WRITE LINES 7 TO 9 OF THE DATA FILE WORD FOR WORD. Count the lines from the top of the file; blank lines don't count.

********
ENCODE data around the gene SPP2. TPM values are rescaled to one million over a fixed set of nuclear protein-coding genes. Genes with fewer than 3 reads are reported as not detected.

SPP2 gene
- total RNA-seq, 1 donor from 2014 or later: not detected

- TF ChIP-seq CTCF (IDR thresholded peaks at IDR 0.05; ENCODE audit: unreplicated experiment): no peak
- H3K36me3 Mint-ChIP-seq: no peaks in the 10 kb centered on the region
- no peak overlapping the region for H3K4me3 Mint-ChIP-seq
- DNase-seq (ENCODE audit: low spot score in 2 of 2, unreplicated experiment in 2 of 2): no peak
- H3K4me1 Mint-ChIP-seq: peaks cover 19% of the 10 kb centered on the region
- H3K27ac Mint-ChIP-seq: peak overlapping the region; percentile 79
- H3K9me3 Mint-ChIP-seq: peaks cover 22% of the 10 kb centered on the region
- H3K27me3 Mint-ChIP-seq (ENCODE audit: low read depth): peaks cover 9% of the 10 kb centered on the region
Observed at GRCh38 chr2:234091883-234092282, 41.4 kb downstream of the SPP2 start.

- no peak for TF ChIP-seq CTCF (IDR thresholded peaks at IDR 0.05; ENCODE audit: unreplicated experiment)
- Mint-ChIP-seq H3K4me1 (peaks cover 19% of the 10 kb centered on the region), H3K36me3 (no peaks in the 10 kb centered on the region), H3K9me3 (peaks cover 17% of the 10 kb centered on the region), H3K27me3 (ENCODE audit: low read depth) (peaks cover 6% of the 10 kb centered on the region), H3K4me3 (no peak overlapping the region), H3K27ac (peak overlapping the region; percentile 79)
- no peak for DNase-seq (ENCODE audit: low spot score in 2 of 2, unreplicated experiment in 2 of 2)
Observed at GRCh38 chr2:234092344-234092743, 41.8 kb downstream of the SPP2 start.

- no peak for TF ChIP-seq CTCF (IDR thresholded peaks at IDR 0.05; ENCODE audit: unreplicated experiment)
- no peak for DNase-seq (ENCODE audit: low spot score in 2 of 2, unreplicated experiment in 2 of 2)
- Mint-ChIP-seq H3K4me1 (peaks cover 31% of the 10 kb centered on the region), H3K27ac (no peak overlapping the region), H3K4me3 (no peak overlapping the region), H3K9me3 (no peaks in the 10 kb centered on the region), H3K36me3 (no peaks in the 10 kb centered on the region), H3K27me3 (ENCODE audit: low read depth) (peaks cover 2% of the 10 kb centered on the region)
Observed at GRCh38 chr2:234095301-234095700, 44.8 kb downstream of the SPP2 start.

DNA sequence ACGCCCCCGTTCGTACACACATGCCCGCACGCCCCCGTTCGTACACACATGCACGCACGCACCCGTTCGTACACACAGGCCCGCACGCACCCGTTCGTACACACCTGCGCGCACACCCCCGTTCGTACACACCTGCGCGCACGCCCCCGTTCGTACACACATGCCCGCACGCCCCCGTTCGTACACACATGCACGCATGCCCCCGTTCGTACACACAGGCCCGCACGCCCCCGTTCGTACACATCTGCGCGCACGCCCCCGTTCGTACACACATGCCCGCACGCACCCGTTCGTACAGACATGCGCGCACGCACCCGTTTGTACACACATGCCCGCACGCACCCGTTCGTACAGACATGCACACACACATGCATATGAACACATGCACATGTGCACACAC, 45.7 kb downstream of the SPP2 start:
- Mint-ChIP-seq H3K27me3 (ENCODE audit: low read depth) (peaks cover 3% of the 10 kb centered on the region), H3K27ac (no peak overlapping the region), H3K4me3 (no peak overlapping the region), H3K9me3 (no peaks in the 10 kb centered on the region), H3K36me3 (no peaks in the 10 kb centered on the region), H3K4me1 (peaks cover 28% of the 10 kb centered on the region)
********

- DNase-seq (ENCODE audit: low spot score in 2 of 2, unreplicated experiment in 2 of 2): no peak
- H3K4me1 Mint-ChIP-seq: peaks cover 19% of the 10 kb centered on the region
- H3K27ac Mint-ChIP-seq: peak overlapping the region; percentile 79